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Jun 26, 2007

Genentech to Help Abbott Advance Two Early-Stage Anticancer Compounds

  • Abbott and Genentech formed a collaboration for the global research, development, and commercialization of two of Abbott's investigational anticancer compounds.

    The companies will work together on all aspects of further development and commercialization of ABT-263 and ABT-869. The firms will co-promote any resulting products in the U.S., while Abbott will commercialize the drugs outside the U.S.

    Beyond those two compounds, scientists at the two companies will use their expertise to conduct additional follow-on research in the area of Bcl-2 family protein antagonists and VEGFR-targeted kinase inhibitors.

    ABT-263, a Bcl-2 family protein antagonist, restores apoptosis in a variety of cancer cells. ABT-869, a VEGFR-based multitargeted kinase inhibitor, suppresses tumor growth by preventing the growth of new blood vessels that supply the tumor with oxygen and nutrients and by inhibiting key angiogenic signaling pathways. Both compounds are currently in Phase I trials in a number of tumor types. Phase II studies for ABT-869 in several tumor types will begin this year.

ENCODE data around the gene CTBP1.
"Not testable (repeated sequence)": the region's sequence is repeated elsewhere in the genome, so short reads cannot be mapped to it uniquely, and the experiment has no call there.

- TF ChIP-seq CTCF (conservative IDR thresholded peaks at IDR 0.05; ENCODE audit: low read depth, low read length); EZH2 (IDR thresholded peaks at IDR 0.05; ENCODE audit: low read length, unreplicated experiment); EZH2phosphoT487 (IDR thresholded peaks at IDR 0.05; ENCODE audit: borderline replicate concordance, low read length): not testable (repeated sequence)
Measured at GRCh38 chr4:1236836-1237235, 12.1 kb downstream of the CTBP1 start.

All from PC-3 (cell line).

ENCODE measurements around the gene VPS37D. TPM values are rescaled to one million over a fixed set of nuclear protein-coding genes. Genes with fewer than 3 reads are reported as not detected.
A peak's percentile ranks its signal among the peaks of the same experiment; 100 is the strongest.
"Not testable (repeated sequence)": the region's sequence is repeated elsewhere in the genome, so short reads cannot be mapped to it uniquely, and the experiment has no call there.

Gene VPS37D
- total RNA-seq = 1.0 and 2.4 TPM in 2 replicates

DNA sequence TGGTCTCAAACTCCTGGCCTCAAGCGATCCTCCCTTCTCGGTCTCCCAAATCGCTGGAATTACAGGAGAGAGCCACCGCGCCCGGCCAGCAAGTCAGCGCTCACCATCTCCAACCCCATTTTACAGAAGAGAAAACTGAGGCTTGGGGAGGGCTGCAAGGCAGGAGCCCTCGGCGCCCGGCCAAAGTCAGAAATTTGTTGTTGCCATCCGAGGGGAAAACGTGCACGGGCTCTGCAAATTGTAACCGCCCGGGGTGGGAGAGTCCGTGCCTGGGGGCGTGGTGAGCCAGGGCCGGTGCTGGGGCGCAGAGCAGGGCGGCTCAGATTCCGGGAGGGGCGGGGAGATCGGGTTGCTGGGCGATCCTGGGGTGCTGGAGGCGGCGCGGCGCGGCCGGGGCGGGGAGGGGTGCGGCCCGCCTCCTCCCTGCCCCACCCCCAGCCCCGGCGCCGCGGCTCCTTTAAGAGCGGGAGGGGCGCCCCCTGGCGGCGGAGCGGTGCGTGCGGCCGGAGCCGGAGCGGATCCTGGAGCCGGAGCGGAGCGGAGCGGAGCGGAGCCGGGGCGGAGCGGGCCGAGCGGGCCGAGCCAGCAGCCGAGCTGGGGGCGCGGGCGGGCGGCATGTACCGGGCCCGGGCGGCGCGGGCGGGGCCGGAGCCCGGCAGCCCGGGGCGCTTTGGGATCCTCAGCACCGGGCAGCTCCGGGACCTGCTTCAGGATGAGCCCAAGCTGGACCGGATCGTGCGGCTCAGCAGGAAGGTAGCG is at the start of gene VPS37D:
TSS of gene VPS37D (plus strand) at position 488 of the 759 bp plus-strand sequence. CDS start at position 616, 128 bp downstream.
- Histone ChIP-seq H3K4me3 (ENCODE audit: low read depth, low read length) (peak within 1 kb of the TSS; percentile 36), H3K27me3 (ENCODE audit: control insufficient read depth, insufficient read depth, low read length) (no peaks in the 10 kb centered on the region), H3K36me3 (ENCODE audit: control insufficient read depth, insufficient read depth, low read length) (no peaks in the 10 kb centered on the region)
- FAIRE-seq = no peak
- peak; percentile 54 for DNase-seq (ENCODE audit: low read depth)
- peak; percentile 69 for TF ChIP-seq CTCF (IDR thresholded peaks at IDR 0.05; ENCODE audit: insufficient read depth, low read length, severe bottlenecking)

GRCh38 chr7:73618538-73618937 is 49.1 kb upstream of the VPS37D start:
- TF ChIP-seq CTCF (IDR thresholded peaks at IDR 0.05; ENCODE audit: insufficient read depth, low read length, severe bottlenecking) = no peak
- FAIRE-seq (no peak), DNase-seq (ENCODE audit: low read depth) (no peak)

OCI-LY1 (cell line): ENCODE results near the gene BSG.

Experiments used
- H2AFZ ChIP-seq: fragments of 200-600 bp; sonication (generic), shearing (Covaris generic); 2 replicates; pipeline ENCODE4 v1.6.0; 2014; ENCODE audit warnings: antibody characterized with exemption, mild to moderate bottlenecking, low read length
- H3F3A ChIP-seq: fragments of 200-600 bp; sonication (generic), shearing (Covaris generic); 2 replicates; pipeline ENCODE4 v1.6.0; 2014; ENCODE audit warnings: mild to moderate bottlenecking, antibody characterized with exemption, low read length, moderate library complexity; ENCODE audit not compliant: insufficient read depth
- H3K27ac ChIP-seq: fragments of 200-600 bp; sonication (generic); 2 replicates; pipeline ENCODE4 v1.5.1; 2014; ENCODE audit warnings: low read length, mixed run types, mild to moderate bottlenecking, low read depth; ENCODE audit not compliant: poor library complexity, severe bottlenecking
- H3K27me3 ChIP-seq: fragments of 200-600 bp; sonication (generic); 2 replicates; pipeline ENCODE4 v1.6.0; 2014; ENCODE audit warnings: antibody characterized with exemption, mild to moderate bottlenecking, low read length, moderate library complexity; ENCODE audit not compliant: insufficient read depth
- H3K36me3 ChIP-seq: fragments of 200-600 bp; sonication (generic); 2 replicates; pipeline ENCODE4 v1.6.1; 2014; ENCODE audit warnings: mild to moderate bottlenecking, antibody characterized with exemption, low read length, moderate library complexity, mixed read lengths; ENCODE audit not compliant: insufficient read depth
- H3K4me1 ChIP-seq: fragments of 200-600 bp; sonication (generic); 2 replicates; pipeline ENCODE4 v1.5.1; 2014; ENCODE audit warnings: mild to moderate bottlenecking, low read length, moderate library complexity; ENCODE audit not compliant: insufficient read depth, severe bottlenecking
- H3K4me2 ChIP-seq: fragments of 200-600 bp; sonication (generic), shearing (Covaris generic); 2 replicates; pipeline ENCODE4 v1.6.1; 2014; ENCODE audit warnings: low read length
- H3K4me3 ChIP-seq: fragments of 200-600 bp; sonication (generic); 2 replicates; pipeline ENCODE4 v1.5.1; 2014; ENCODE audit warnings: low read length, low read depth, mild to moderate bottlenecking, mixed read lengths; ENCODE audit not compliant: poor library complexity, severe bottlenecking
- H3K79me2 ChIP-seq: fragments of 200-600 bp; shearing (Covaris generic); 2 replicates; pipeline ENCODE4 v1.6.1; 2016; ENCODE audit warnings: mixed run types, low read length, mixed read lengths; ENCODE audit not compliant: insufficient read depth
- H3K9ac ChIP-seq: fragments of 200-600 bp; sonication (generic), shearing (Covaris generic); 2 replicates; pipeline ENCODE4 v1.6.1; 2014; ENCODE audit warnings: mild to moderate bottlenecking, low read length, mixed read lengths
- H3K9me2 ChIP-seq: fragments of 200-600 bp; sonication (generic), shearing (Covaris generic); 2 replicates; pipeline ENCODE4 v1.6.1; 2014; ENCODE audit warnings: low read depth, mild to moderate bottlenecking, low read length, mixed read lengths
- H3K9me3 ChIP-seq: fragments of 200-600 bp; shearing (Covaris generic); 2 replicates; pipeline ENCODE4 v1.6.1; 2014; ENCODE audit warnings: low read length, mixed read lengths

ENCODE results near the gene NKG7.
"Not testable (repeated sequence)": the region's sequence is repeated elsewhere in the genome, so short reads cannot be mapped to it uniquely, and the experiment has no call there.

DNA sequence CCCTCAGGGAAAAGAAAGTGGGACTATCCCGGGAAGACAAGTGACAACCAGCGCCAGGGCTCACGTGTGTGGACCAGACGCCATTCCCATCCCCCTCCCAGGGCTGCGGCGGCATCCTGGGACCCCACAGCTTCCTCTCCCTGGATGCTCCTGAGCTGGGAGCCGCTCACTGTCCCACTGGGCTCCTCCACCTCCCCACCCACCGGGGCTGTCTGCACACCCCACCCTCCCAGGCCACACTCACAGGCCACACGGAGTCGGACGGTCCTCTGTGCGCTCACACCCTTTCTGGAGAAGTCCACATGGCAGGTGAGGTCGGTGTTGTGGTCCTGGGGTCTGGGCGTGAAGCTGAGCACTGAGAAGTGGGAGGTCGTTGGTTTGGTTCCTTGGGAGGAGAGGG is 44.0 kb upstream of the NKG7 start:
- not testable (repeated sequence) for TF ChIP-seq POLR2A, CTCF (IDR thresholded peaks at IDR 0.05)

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Scientifically Studying Ecstasy

MDMA (commonly known as the empathogen “ecstasy”) is classified as a Schedule 1 drug, which is reserved for compounds with no accepted medical use and a high abuse potential. Two researchers from Stanford, however, call for a rigorous scientific exploration of MDMA's effects to identify precisely how the drug works, the data from which could be used to develop therapeutic compounds.

Do you agree that ecstasy should be studied for its potential therapeutic benefits?

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